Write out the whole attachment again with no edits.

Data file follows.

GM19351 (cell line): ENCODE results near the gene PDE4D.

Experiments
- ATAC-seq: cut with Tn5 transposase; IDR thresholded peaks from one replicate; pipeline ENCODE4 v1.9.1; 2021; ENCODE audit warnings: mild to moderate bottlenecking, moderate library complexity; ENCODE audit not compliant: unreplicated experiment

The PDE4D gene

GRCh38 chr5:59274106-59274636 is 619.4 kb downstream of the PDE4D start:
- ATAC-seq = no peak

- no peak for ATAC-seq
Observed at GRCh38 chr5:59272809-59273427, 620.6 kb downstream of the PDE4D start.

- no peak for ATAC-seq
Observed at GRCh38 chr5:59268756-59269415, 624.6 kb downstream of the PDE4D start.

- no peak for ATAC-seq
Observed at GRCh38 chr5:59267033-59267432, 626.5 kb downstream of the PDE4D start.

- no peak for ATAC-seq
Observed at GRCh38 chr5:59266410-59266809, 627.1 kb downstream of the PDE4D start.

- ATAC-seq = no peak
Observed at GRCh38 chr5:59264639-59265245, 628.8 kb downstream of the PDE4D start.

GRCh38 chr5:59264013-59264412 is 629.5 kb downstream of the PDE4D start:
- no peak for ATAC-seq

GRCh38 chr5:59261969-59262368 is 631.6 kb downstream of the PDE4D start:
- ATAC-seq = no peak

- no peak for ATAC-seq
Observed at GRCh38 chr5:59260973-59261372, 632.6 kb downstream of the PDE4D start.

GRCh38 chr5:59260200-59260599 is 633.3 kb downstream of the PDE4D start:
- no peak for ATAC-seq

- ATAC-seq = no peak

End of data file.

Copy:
GM19351 (cell line): ENCODE results near the gene PDE4D.

Experiments
- ATAC-seq: cut with Tn5 transposase; IDR thresholded peaks from one replicate; pipeline ENCODE4 v1.9.1; 2021; ENCODE audit warnings: mild to moderate bottlenecking, moderate library complexity; ENCODE audit not compliant: unreplicated experiment

The PDE4D gene

GRCh38 chr5:59274106-59274636 is 619.4 kb downstream of the PDE4D start:
- ATAC-seq = no peak

- no peak for ATAC-seq
Observed at GRCh38 chr5:59272809-59273427, 620.6 kb downstream of the PDE4D start.

- no peak for ATAC-seq
Observed at GRCh38 chr5:59268756-59269415, 624.6 kb downstream of the PDE4D start.

- no peak for ATAC-seq
Observed at GRCh38 chr5:59267033-59267432, 626.5 kb downstream of the PDE4D start.

- no peak for ATAC-seq
Observed at GRCh38 chr5:59266410-59266809, 627.1 kb downstream of the PDE4D start.

- ATAC-seq = no peak
Observed at GRCh38 chr5:59264639-59265245, 628.8 kb downstream of the PDE4D start.

GRCh38 chr5:59264013-59264412 is 629.5 kb downstream of the PDE4D start:
- no peak for ATAC-seq

GRCh38 chr5:59261969-59262368 is 631.6 kb downstream of the PDE4D start:
- ATAC-seq = no peak

- no peak for ATAC-seq
Observed at GRCh38 chr5:59260973-59261372, 632.6 kb downstream of the PDE4D start.

GRCh38 chr5:59260200-59260599 is 633.3 kb downstream of the PDE4D start:
- no peak for ATAC-seq

- ATAC-seq = no peak